The cost of parking in San Luis Obispo is going up after several changes approved by the City Council on Tuesday, including the decision to end free Sunday parking downtown.
The council voted in favor of three major changes to parking regulations.
Those include charging for Sunday parking from 1 to 6 p.m., increasing the hourly meter rate from $1.25 to $1.50 in the heart of downtown and charging residents who live in parking districts for permits to park on the street.
The council approved the Sunday parking change unanimously. But Councilman Dan Carpenter dissented in the 4-1 vote to increase meter fees.
The council had directed staff in April to bring forward a plan to charge drivers to park on Sundays and to increase the hourly meter rate in an area dubbed the “super core” in the heart of downtown.
The changes made Tuesday are set to return for final approval July 19, with the Sunday fees expected to take effect in late August or early September.
The downtown increase, which affects 400 meters, would not take effect until November because the city is installing meters that take credit cards.
The charge for Sunday parking and the meter increases are intended to bolster revenue the city says it needs to build a $20 million parking structure at Palm and Nipomo streets. Combined, the plans would bring an estimated $312,125 in added revenue to the city.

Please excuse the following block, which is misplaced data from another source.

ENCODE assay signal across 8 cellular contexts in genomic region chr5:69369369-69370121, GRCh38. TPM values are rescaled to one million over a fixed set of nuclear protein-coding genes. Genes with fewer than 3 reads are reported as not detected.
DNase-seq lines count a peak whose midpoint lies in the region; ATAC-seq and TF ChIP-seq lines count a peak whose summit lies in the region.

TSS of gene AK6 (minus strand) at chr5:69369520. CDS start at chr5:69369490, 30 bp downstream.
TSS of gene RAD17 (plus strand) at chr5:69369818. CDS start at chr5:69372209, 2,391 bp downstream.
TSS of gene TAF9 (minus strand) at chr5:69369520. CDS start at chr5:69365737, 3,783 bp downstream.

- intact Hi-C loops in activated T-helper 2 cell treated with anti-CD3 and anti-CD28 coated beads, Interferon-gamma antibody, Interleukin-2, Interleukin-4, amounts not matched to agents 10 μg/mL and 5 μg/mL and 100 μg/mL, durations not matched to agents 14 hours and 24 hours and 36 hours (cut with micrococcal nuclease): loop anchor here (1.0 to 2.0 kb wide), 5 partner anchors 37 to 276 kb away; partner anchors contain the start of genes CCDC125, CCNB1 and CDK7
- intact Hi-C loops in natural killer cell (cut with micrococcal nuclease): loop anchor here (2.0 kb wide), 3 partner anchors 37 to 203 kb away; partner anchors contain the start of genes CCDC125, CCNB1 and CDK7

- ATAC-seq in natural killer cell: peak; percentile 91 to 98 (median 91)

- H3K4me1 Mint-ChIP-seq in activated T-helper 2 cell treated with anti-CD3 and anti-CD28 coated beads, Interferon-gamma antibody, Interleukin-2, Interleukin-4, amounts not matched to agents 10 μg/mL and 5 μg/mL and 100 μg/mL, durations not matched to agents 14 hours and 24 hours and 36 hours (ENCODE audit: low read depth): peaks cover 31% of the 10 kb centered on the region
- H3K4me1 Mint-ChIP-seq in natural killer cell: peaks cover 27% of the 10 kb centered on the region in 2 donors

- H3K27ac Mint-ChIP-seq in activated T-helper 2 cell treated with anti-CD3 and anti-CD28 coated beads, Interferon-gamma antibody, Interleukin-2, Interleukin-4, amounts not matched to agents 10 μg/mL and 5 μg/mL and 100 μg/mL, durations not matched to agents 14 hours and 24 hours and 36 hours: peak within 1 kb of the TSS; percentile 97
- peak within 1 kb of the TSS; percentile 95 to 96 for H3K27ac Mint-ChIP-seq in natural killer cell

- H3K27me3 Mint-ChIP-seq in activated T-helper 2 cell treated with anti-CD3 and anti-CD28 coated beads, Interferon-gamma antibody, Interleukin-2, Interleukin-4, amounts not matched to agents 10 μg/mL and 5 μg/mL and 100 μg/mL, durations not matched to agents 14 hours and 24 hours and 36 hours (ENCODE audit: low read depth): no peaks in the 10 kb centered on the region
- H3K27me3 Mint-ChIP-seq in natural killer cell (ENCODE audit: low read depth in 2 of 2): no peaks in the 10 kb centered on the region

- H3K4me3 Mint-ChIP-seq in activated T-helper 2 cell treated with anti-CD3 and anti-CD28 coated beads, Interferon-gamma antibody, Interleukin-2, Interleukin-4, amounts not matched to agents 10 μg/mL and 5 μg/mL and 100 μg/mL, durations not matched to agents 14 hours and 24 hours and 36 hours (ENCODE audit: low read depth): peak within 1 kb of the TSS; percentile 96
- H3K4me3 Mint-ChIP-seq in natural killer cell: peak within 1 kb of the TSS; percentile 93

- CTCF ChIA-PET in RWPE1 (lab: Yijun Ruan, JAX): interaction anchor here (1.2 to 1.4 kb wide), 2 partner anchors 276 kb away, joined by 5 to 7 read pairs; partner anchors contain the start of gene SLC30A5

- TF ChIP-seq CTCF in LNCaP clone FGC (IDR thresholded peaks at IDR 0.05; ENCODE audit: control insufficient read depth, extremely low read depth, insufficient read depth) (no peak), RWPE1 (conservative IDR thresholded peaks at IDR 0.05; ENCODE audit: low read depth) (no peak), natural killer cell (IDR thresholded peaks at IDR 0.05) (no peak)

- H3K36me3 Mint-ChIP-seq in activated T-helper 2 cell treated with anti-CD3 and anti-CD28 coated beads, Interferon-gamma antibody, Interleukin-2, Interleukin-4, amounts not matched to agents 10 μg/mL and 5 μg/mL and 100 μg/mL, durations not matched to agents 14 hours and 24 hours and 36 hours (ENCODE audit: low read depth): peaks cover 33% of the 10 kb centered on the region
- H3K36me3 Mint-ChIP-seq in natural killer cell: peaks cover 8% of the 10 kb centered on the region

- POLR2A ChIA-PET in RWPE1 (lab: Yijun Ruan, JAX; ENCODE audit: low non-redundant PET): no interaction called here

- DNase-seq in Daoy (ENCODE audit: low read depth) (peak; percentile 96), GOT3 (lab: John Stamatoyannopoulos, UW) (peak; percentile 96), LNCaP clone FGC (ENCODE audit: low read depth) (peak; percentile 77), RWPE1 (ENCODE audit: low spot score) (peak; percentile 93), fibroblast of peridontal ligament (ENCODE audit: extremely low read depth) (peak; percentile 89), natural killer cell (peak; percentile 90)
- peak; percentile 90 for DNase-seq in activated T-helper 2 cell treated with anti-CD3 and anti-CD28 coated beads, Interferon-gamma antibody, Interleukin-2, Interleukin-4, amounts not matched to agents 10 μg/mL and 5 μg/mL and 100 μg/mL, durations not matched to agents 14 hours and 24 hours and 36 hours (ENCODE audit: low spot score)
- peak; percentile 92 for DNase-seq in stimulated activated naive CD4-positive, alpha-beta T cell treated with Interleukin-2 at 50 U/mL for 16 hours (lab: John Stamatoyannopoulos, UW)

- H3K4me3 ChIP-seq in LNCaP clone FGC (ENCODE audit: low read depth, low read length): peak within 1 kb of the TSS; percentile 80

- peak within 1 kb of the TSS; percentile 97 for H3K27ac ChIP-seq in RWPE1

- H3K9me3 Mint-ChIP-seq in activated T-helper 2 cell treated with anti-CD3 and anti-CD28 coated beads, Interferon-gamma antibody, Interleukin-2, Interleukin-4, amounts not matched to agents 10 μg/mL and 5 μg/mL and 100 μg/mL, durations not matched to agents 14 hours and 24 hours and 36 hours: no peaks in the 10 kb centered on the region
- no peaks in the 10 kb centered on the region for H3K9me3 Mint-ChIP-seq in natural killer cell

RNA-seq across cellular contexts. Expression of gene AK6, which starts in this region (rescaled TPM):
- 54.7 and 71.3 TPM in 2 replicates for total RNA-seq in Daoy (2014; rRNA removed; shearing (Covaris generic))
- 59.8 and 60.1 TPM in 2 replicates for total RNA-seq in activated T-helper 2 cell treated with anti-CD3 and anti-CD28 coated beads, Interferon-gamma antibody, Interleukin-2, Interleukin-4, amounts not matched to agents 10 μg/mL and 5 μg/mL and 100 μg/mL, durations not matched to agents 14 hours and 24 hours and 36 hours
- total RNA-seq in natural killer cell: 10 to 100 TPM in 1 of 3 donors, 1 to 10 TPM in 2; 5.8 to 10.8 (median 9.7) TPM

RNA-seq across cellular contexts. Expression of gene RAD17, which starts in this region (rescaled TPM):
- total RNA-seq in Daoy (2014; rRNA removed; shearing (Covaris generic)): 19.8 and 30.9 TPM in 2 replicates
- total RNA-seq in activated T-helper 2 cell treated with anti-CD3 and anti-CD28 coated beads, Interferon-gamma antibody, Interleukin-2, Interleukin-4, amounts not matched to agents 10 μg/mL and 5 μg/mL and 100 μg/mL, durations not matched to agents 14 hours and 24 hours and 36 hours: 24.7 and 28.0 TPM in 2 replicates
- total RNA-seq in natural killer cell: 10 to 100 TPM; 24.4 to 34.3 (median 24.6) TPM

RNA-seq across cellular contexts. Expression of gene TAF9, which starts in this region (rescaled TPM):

The council also approved on a 3-1-0 vote Tuesday a $10 annual fee for permits for residents who live in neighborhoods that require a permit to park on the street. Carpenter dissented, and Mayor Jan Marx recused herself because of a possible conflict of interest.
There are eight neighborhoods in the city that require the permits for street parking: Alta Vista, College Highlands, Ferrini, Murray, Monterey Heights, Park View, Palomar and Tassajara/South Tassajara.
A handful of residents protested the fee, saying it was a hardship they should not face.
“A $10 fee today doesn’t seem like a lot, but where is the cap?” Dana Justesen asked.
Others spoke in favor of it and said they didn’t mind paying the cost or even more to guarantee they had parking on their streets.
The move is intended to cover the expenses of running the permit program, such as printing and issuing placards, inspections and enforcement.
Until 2009, the cost of the program was covered in part by parking fines issued by the police department. However, that money has since been shifted into the city’s general fund from the parking fund, leaving the city to cover about $15,000 of the $60,000 needed to run the program, said Peggy Mandeville, the city’s principal transportation planner.
The fee is meant to offset that cost and make the permit program pay for itself. The city issued 1,512 permits in 2010.
Each resident can obtain up to two permits each year.
Council members did ask for a future discussion of the residential parking districts and their merits after hearing concerns of residents Tuesday night.